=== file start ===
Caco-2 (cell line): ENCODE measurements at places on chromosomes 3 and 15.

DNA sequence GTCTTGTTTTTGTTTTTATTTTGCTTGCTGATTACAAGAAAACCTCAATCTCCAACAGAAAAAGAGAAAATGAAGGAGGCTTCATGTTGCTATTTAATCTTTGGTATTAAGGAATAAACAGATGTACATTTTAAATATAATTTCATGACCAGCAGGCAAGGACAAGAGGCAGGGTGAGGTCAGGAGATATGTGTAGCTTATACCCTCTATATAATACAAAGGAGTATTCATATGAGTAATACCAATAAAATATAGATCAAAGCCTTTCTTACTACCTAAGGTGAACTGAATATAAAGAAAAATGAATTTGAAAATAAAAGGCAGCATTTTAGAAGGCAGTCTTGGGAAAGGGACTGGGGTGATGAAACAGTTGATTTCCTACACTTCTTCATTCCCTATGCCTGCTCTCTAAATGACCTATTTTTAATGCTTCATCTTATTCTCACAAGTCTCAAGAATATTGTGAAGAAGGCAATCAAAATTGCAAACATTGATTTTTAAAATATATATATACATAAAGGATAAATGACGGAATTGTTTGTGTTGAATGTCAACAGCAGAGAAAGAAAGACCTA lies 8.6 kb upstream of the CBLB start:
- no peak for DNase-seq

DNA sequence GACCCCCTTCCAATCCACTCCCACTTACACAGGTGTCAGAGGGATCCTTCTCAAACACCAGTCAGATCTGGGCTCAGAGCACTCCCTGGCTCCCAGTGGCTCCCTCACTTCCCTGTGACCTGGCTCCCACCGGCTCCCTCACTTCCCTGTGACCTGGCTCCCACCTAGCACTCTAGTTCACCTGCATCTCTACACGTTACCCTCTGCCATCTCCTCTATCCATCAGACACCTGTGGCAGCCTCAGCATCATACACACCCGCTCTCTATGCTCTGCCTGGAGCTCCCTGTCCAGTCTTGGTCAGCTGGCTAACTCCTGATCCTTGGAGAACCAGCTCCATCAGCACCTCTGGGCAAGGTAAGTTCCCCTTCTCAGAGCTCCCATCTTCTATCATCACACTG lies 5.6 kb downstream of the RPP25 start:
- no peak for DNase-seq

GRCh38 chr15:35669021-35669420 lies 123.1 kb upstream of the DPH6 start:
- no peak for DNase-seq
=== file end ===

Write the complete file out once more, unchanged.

Caco-2 (cell line): ENCODE measurements at places on chromosomes 3 and 15.

DNA sequence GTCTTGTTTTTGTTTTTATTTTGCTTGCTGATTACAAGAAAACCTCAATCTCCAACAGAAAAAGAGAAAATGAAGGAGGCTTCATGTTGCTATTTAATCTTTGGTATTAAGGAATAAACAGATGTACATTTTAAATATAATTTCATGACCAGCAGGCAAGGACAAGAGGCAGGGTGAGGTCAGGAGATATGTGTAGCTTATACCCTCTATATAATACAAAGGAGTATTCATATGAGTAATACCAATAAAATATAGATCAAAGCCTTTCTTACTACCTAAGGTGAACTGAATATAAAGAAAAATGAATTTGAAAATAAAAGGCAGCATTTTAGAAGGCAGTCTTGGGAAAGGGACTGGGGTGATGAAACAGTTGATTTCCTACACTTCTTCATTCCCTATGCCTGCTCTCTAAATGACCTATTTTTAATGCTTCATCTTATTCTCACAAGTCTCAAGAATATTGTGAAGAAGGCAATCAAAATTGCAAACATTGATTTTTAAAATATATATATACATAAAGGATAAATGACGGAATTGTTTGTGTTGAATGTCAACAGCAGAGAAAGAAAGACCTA lies 8.6 kb upstream of the CBLB start:
- no peak for DNase-seq

DNA sequence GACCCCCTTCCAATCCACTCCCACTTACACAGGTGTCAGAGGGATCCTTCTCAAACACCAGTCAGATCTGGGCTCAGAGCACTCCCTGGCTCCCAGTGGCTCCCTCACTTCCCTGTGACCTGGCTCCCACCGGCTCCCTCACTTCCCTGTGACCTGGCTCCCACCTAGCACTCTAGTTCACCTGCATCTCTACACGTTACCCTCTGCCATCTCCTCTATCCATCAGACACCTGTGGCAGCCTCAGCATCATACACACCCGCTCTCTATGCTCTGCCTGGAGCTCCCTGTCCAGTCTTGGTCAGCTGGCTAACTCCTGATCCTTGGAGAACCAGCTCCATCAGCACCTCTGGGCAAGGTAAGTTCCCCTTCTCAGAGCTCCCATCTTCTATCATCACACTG lies 5.6 kb downstream of the RPP25 start:
- no peak for DNase-seq

GRCh38 chr15:35669021-35669420 lies 123.1 kb upstream of the DPH6 start:
- no peak for DNase-seq